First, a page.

As soon as you talk about homeopathy, it divides opinion. But the debate raises wider issues when some pharmacists fail to explain there’s no clinical evidence that certain alternative remedies work, like homeopathy.
There are people who swear by homeopathic remedies, and everyone’s entitled to their opinion. However, if you ask your pharmacist whether a homeopathic remedy works you’d expect their response to be based on scientific evidence. This is the Royal Pharmaceutical Society’s (RPS) official advice:
‘The pharmacist should advise on the lack of evidence on the efficacy of homeopathic products… and provide advice relevant to the patient’s condition.’
Some pharmacists say homeopathy works
However, in our snapshot investigation, 13 out of the 20 pharmacies our trained mystery shoppers visited failed to follow this guidance. For example, one pharmacist said that homeopathy does work and another said it’s very good and will help. The RPS does not endorse homeopathy as a form of treatment. And even though membership of the RPS is voluntary, our expert panel was clear that any pharmacist who recommends a homeopathic remedy should make it clear it’s their personal opinion.
On visits rated satisfactory and good by our expert panel, pharmacists were very clear about the lack of evidence. One said, ‘it’s all anecdotal, you know, it’s homeopathy, so there’s no science behind it.’
Separate personal experiences from professional advice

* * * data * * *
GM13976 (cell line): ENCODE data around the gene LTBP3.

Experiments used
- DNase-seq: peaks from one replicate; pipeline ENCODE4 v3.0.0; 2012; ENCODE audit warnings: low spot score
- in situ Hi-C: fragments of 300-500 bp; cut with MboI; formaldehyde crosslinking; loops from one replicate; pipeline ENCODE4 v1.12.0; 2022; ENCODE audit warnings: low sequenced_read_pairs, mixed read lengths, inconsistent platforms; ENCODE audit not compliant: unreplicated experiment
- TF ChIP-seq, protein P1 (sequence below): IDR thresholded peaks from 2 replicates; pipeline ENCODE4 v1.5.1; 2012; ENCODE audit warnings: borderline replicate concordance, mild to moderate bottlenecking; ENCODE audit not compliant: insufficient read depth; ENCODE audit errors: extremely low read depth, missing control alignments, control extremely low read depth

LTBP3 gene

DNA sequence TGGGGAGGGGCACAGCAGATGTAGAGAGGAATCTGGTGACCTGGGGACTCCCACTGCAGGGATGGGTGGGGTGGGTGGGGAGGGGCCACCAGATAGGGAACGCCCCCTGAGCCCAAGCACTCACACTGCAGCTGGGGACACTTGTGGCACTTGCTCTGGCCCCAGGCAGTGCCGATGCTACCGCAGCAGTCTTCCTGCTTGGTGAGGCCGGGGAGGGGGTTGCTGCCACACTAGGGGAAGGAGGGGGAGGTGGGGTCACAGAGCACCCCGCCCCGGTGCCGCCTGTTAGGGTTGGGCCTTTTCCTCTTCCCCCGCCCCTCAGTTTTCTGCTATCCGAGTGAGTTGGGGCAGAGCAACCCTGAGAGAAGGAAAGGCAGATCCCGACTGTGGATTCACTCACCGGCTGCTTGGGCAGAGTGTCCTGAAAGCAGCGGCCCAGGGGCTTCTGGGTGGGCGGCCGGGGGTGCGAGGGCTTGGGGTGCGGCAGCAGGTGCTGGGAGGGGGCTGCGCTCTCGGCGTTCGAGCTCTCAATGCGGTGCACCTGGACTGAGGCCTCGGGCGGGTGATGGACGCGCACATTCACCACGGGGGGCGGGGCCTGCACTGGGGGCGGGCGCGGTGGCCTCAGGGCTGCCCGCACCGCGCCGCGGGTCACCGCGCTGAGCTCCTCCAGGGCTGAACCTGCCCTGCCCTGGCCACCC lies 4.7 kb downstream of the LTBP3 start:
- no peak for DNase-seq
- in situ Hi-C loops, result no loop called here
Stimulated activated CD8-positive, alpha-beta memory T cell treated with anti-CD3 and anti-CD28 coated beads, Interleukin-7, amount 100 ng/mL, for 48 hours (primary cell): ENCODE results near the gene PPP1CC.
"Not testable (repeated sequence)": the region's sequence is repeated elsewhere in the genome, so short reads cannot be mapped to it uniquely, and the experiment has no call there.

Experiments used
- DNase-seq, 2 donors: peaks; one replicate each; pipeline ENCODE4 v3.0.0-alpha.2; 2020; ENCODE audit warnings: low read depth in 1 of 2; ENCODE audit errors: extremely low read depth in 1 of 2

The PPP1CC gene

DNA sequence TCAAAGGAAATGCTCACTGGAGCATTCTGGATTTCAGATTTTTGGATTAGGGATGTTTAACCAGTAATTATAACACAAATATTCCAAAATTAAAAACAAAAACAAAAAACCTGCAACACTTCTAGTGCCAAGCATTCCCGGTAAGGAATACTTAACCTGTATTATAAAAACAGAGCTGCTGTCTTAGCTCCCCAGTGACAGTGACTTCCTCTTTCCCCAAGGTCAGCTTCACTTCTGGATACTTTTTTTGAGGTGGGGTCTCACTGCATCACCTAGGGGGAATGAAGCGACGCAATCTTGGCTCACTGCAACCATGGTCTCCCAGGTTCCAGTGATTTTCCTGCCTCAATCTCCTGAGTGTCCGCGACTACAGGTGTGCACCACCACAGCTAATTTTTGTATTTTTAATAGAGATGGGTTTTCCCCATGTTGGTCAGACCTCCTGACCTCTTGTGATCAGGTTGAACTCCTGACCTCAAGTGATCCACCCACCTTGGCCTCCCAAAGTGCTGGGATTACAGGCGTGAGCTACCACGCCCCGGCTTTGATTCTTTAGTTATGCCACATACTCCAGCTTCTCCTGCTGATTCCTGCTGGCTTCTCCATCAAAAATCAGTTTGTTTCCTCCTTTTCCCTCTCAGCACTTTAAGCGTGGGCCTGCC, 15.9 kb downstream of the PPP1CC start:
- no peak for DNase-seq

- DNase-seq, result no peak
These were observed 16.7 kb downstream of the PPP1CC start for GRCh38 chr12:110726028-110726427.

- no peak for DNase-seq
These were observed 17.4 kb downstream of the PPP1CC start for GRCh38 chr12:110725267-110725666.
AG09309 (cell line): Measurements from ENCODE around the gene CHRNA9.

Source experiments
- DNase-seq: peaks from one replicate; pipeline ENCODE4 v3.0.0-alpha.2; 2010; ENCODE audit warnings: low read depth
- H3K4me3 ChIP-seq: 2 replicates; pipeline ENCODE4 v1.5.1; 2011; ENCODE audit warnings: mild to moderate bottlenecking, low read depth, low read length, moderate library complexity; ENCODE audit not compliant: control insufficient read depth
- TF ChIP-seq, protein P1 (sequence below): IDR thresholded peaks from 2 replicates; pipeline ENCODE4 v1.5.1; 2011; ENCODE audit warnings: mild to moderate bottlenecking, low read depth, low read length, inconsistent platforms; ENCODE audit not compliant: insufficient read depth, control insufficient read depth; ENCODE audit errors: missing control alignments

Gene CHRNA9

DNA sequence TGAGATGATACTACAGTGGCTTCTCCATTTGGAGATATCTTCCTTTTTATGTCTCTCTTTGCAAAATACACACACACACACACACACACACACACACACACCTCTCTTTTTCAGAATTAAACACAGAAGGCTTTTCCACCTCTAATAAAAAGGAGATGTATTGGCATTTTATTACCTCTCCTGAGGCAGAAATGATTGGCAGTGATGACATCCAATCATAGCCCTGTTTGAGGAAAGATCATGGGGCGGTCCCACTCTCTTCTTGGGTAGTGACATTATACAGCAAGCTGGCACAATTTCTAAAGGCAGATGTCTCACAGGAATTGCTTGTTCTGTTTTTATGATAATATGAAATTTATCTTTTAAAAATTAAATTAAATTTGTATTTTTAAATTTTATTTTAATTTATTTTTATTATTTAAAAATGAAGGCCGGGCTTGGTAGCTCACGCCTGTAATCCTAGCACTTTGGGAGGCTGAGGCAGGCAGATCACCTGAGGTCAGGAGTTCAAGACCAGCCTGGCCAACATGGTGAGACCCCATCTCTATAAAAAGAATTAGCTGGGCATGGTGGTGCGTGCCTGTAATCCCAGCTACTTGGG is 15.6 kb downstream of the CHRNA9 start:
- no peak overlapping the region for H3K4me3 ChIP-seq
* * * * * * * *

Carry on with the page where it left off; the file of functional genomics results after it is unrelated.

There was also no excuse for pharmacists who did not give the correct advice when asked about homeopathic treatment for a cough that had lasted over a month. 17 of them failed to spot this potentially serious undiagnosed condition – only three advised us to see a GP when asked for a homeopathic remedy for this cough. And our visits actually took place during a nationwide NHS campaign urging people to see their GP if they’d had a cough for more than three weeks.
We have to be able to rely on pharmacists to give us clarity over what we buy. It may be difficult if they have personally had positive experiences with homeopathic treatment. But they need to clearly separate the anecdotal, and their own views, from the evidence base. That surely has to be the hallmark of professionalism.
Should pharmacists only recommend remedies backed by scientific evidence?
Yes - pharmacists should only recommend remedies backed by science (68%, 715 Votes)
Maybe - as long as pharmacists make clear it's just their personal opinion (17%, 179 Votes)
No - pharmacists should be free to recommend any remedy, including homeopathy (15%, 158 Votes)
Total Voters: 1,052